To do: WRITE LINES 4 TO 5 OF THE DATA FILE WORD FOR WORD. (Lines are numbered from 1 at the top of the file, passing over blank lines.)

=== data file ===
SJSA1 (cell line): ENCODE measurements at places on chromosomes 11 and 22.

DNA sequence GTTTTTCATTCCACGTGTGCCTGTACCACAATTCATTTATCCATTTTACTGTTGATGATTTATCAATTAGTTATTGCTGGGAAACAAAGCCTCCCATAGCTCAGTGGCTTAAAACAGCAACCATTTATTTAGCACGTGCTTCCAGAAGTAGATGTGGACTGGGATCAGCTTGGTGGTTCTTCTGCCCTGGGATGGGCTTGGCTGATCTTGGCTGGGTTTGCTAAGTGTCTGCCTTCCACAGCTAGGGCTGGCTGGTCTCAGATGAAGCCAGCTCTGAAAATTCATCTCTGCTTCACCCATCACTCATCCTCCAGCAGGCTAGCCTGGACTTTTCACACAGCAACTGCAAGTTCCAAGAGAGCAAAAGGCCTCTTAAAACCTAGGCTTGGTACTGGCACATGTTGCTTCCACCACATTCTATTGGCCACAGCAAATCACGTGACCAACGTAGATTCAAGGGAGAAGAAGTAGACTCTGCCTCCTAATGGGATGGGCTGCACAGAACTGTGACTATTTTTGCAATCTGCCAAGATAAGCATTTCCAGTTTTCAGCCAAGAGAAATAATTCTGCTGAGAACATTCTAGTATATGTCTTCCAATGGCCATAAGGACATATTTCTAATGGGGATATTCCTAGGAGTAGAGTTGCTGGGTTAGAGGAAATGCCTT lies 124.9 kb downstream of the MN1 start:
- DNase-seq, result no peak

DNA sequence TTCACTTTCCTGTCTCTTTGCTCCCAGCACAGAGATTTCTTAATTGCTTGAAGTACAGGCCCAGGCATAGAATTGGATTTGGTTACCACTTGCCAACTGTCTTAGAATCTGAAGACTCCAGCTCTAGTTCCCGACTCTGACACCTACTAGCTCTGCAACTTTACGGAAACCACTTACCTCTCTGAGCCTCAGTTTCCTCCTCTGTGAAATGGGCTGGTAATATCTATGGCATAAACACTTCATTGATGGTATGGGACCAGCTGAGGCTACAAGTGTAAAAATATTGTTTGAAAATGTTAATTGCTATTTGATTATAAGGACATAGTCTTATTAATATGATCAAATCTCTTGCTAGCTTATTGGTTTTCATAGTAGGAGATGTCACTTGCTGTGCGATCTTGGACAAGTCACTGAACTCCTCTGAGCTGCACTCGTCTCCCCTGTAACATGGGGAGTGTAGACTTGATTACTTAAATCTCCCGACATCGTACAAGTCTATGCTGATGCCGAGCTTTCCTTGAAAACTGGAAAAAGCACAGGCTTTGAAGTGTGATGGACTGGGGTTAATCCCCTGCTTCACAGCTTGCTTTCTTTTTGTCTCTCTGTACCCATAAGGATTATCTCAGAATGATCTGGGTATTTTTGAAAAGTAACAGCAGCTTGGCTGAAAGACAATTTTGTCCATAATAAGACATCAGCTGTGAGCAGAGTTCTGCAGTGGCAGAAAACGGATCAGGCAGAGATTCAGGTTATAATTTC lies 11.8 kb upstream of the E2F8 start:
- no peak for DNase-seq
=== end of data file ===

DNA sequence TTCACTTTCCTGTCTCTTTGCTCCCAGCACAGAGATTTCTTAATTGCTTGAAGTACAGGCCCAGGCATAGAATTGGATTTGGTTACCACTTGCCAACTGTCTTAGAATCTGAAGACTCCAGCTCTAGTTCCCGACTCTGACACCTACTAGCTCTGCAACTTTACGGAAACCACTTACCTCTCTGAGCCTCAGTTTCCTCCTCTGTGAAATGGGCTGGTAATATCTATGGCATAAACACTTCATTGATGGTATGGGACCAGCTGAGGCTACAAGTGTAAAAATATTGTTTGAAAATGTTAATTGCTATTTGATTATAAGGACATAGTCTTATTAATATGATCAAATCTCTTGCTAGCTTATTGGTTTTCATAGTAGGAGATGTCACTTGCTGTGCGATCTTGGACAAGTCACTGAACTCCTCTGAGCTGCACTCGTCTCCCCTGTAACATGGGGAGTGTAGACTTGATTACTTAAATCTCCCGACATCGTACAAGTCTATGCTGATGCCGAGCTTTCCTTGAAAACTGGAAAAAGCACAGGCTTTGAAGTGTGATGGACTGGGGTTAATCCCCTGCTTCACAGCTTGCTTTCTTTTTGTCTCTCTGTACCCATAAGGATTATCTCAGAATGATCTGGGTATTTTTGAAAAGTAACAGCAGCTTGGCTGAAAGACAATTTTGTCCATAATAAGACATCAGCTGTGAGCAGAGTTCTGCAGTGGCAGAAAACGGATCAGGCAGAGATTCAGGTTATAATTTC lies 11.8 kb upstream of the E2F8 start:
- no peak for DNase-seq